Crack a glow stick to activate the liquid, and place it inside a pumpkin for a spooky effect.
Hammer cookie cutters through the pumpkin using a rubber mallet. Then press through the center to punch the shape out. Such an easy and fast way to create fun shapes without a knife!
For wind-proof lighting, place LED lights inside a glass jar and watch that jack o’lantern glow steadily through the night.
Swap out a permanent marker with a dry erase marker to create goof-free designs. If you mess up or change your mind, it’s as easy as wiping off the ink with a damp paper towel and starting over.
Perhaps the most frustrating part of pumpkin carving is spending all of that time and effort to create an Insta-worthy jack o’lantern only to have it shrivel up or mold a few days later. Solution? Coat the carved edges with petroleum jelly to keep your pumpkin fresher for longer.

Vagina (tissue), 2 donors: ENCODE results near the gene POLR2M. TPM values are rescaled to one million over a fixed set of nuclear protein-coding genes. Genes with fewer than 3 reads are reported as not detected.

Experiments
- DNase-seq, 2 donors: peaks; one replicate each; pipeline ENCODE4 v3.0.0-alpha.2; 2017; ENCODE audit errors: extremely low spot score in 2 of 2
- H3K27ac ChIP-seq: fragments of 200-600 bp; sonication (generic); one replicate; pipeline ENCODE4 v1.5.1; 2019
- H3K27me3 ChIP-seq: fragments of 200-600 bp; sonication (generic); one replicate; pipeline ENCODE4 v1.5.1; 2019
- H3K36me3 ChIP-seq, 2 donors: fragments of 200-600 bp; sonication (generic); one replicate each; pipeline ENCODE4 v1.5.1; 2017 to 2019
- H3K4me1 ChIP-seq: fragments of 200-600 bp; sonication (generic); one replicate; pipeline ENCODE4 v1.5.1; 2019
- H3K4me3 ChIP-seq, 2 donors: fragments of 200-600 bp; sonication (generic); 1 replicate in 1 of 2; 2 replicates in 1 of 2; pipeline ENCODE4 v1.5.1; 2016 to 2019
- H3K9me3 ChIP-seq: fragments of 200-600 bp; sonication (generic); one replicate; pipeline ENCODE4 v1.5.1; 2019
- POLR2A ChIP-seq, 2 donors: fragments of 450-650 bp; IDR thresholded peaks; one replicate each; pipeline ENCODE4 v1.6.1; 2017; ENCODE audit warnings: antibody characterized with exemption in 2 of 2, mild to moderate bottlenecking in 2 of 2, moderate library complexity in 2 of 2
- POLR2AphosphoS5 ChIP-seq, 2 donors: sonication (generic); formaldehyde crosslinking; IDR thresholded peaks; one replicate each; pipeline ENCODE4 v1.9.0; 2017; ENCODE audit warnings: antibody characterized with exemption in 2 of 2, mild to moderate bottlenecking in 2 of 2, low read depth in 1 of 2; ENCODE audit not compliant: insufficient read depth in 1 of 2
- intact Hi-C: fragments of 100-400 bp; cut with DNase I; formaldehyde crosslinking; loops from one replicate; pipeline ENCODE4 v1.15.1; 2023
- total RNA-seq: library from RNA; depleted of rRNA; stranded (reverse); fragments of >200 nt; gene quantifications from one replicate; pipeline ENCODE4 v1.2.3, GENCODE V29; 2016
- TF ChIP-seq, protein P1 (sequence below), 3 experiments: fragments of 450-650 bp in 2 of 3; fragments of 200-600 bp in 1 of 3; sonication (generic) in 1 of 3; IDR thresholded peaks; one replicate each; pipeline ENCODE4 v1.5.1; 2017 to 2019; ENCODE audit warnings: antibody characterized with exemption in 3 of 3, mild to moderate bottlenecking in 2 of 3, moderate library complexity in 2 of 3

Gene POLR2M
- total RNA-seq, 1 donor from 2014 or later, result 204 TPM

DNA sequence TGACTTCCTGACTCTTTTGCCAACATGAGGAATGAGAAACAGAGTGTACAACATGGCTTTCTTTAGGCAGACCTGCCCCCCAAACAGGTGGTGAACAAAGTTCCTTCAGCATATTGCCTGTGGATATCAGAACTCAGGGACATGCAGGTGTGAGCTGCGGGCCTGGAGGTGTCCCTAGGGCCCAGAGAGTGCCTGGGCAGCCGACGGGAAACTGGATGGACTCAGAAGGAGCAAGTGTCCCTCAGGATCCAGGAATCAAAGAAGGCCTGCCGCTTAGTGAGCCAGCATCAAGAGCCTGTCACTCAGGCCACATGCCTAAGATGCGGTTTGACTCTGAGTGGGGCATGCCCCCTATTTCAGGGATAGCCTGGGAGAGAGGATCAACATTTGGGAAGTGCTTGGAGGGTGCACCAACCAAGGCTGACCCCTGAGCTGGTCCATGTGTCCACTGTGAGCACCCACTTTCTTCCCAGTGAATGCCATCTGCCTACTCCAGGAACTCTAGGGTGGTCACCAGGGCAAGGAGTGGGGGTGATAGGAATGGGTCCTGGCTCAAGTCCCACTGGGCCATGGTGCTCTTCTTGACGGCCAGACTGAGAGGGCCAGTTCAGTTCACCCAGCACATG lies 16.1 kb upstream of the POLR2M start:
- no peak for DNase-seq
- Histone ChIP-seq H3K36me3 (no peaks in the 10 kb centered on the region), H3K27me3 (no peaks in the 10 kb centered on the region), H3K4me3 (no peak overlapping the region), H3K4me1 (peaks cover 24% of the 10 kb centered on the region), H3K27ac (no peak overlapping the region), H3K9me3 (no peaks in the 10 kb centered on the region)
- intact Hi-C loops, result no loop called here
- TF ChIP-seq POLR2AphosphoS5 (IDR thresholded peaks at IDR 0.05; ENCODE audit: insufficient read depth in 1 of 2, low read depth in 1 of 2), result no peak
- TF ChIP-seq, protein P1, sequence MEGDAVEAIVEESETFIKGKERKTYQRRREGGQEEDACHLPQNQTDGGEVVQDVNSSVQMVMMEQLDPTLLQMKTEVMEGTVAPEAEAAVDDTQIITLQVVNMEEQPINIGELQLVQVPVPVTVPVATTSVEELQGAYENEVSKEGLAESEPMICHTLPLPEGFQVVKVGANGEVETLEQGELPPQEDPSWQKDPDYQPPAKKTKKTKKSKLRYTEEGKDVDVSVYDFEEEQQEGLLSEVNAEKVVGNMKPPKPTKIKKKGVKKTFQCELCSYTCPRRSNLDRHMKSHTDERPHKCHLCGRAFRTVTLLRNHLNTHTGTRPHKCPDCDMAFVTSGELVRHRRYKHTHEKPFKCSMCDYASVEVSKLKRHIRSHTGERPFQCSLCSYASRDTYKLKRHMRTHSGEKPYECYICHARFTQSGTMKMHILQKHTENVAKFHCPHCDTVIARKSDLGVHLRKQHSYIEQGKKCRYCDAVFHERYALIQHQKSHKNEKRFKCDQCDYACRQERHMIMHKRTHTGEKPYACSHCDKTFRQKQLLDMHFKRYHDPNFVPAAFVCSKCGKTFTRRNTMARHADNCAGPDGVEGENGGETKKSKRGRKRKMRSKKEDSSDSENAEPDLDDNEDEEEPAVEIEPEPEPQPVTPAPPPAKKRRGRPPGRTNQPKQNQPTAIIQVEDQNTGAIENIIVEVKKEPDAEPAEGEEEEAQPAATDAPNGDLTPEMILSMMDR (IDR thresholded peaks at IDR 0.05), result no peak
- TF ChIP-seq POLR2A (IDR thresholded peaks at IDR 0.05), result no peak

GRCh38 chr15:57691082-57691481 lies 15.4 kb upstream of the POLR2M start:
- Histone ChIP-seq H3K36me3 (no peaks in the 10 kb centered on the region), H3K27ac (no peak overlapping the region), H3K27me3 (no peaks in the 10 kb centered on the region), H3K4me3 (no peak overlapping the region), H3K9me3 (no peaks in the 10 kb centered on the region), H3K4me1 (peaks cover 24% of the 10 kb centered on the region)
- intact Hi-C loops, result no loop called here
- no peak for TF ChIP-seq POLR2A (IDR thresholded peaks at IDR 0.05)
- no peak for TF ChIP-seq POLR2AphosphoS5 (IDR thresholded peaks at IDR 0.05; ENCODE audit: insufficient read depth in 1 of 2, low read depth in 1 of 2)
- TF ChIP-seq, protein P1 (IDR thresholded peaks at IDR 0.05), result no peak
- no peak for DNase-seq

If you’re carving the top of your pumpkin, add a notch.
If you’re cutting off the top of your pumpkin, add a v-shaped notch so you’ll always know which way the lid fits back on. Cutting at a slight angle and adding the notch will also prevent the lid from accidentally falling into the pumpkin.
Etching pumpkins, the process of removing just the top layers of the pumpkin surface, is much easier than carving all the way through the flesh. Using a linocutter (the one we used is just $10), a tool that’s typically used for carving linoleum tiles, you can easily carve intricate designs. Start by etching carefully around the outline of your design with a thin blade attachment, then switch to a thicker one to etch the center of your design. As you etch, hold your pumpkin steady and keep your hand out of the way of the blade.
Put Vaseline Over Intricate Designs to Keep Them from Curling
Print Out Your Design on Paper, and Poke Holes to Form a Guide
In a large bucket, mix 3 Gallons Water + 3 Teaspoons of Bleach and put your pumpkin in for 2 Minutes. This will help with Slower Rotting